So attempts at trying to reconcile with your spouse have failed, and you have come to the agreement that divorce is the only option left. This is a difficult decision overwrought with emotions and uncertainties. It is likely that you have so many questions on how to handle the obstacles you now face. Who can I turn to for legal advice? What is the cost of a good lawyer? How can we protect our kids from the worst? And is it possible to reach a peaceful conclusion despite our differences?
It will be a stressful time, and it is likely you will feel anger at your soon-to-be-ex, for not doing enough to save your marriage or changing over the years, for example, but do not let your emotions take over. No one wins in divorce; if no complicated issues arise, both parties are likely to walk away from the negotiations with similar responsibilities with assets equitably distributed among themselves. If there are children, custodial rights are there to serve the interests of offspring and not their parents.
Outline what your needs are from the start. Can you really not live without your estranged spouse’s coffee machine or set of golf clubs? If you are the financially weaker or dependent spouse, how much will you need to pay your monthly expenses? Or, as the likely sole custodian, how much child support from your partner will you need to cover school fees and costs of living?
If it is possible, try to work out issues between yourselves. Effective communication after a break up is hard, which is why hiring a divorce solicitor to represent you and provide sound legal advice is recommended. Settling matters in court should be your worst case scenario, as the proceedings are lengthy, emotionally draining, expensive, and will not necessarily work in your favour or your partners.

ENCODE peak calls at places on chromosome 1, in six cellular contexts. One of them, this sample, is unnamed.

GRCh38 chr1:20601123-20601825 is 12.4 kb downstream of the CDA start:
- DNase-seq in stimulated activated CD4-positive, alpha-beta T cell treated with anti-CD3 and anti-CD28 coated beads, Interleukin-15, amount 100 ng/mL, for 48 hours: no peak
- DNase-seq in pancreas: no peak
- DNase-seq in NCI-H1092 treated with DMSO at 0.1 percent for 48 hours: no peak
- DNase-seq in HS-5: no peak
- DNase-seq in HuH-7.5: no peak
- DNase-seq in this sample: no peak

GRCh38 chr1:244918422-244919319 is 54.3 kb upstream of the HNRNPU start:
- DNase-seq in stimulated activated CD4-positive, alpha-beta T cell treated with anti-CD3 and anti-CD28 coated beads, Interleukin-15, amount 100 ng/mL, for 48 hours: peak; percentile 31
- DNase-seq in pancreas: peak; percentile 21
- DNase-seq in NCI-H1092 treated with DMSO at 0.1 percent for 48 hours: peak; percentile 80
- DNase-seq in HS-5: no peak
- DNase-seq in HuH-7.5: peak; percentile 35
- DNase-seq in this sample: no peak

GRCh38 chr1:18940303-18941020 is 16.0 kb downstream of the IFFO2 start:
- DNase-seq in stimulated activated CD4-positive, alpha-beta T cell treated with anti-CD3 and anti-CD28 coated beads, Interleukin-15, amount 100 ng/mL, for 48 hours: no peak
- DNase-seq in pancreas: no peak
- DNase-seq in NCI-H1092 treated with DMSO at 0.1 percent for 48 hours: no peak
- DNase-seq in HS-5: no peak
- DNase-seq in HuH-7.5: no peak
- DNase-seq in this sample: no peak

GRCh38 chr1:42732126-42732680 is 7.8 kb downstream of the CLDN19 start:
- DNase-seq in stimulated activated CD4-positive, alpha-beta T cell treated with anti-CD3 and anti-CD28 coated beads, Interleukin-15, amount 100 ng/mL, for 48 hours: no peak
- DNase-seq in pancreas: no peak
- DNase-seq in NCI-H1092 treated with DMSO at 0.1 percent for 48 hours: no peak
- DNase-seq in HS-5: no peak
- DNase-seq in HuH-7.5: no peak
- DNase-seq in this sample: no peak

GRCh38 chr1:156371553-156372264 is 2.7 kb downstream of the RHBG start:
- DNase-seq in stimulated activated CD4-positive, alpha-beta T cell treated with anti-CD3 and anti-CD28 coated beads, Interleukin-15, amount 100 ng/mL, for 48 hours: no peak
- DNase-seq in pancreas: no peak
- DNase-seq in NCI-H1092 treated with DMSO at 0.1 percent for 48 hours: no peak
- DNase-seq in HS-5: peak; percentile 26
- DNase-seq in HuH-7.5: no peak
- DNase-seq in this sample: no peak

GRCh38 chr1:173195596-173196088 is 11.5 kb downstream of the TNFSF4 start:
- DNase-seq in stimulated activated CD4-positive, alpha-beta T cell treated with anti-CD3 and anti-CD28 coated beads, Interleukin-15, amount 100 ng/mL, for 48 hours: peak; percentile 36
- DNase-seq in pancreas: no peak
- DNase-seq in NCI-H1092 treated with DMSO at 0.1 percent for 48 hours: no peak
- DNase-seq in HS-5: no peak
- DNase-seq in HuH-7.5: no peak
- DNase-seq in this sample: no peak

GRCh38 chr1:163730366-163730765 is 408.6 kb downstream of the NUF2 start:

You cannot agree on anything, what is next?
Your legal counsel might advise using mediation to help reach compromises that meet both parties interests.
A person facilitates mediation with no personal connections or biases toward either party, there to help with better and effective communication. More often than not, peaceful resolutions are reached when ex-spouses encounter each other face-to-face, rather than over the phone or emails.
On children and the division of property
Out of everything that needs to be negotiated, offspring and finances are on the top of the agenda.
On matters relating to the children, there is a lot that needs to be discussed. First and foremost, who will they primarily live with? The parent who can provide the most care is the likely candidate. Once that is decided, a visitation schedule for the non-custodial parent should be drawn up, as well as the divvying up of school holidays.
When it comes to finances, the first port of call is to divulge all money matters to your lawyer and be completely transparent with your spouse. Coveted money is likely to be uncovered.
If assets, like a home, are owned by both parties, then a settlement needs to be reached. It may be easier if you have children, in that the primary caregiver is granted the house to maintain a stable household for the child, unafflicted by the prospect of having to move homes.
To change the locks or force the other party off the property is ill-advised as they are legally entitled to live there. It is likely that your spouse wants to move out on their own accord and start anew. Ask them if they are willing to move out and retract their name from the title deeds so that you can reclaim sole ownership of the home. Other options are to sell the house and share the profits or settle the matter in court.
No one gets married thinking about divorce, but it is a reality that couples do face. Do not be left in the lurch. Seek out professional legal counsel who will help you understand technical jargon, guide you through mountains of legal paperwork, and advise while showing compassion toward the ordeal you are experiencing.